The House Tax Bill Could Be the End of Charities as We Know Them
|The U.S. House Tax Bill would Essentially Unite Church and State
By Pastor Hal Mayer on Dec 04, 2017 12:30 am
If the U.S. House of Representatives’ tax bill becomes law, partisan politics would overtake the nonprofit world, casting institutions designed to promote the public good into the depraved den of identity politics and selfish motives. This would become a seismic moment because charities would use tax-deductible contributions to favor or oppose political candidates at the behest of wealthy donors with devastating results for charities and the nation.
Since 1954, charities have been barred from getting involved in political campaigns by a rule known as the “Johnson Amendment.” Donald Trump vowed to destroy this rule at the behest of some evangelical churches that want to endorse candidates from the pulpit. But cogent opposition from nonprofit advocacy groups had a powerful effect. House Republicans now propose to relax, not repeal, the Johnson Amendment. The bill passed by the House of Representatives would let charities make political-campaign statements, but only in the “ordinary course” of their regular activities and only if the cost of the speech is not more than a small, incremental expense.”
According to the sponsors of this compromise, these limits ensure that “the organization’s primary function remains charitable or religious in nature,” and that there would be no risk that charities would become political action committees (PACs) or that taxpayers would subsidize political campaigns through charitable contributions.
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The Johnson Amendment protects charities from political pressure applied by donors and from partisan capture. Without it, charities (and churches), which are always in the fundraising business, could be bought for political purposes. The result would be tax deductions of phony charitable contributions made for political reasons, something the sponsors of this measure say they want to avoid.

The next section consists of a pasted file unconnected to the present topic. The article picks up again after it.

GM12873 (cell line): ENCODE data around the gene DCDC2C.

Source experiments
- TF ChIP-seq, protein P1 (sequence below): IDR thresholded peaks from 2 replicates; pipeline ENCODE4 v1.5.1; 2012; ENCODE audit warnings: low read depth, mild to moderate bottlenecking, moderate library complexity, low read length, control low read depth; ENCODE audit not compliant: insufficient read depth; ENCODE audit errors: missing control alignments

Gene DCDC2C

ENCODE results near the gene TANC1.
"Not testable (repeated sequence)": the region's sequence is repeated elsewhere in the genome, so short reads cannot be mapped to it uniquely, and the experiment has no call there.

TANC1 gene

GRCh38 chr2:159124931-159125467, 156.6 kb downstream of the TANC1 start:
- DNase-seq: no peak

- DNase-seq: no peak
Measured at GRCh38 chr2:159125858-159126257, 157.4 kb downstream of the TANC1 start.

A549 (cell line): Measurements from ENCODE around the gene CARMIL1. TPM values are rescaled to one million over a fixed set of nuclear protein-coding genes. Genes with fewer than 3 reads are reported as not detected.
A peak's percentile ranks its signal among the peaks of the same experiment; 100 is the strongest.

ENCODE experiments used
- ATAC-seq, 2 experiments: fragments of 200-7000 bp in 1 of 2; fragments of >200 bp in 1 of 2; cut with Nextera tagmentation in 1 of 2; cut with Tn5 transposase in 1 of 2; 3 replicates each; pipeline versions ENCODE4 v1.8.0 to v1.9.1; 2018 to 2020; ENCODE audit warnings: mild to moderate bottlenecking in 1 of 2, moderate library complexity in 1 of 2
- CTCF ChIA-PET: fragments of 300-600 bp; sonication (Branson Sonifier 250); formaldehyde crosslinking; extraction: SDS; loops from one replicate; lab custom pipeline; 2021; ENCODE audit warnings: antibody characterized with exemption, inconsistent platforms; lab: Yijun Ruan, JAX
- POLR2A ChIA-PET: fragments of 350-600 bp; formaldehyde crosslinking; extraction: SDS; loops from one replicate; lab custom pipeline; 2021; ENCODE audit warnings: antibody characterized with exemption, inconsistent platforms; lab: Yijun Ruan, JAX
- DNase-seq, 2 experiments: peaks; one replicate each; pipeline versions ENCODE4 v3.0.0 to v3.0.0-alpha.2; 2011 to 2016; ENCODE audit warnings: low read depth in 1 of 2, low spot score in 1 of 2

Further, it is common to assume that charities have a noble intent. But charities in the U.S. are easy to create and can serve a particular (and ugly) agenda under the guise of being educational. For instance, a charity that promotes white supremacy could “educate” and make political statements as part of its normal course of business. The same is true for less fringy groups, such as “social welfare” charities, or megachurches who could then make political statements at no extra incremental cost. In short, once nonprofits are permitted to take partisan stances, there is no realistic limit. And an underfunded IRS would not seriously attempt to enforce the bills weak limits on political speech.
Another curious provision in the House bill limits the charitable deduction to the wealthiest 5 percent of taxpayers. If this provision were combined with relaxing the Johnson Amendment, only the very richest would benefit by the tax deduction. It would further skew political discourse to those at the top of the income spectrum and drown out the voices of everyone else.
The Johnson Amendment has served the nonprofit world and American society well. It should be left in place. Relaxing it would be prophetically dangerous because it would openly assist in uniting church and state.
“The dignitaries of church and state will unite to bribe, persuade, or compel all classes to honor the Sunday. The lack of divine authority will be supplied by oppressive enactments. Political corruption is destroying love of justice and regard for truth; and even in free America, rulers and legislators, in order to secure public favor, will yield to the popular demand for a law enforcing Sunday observance. Liberty of conscience, which has cost so great a sacrifice, will no longer be respected.” The Great Controversy, page 592.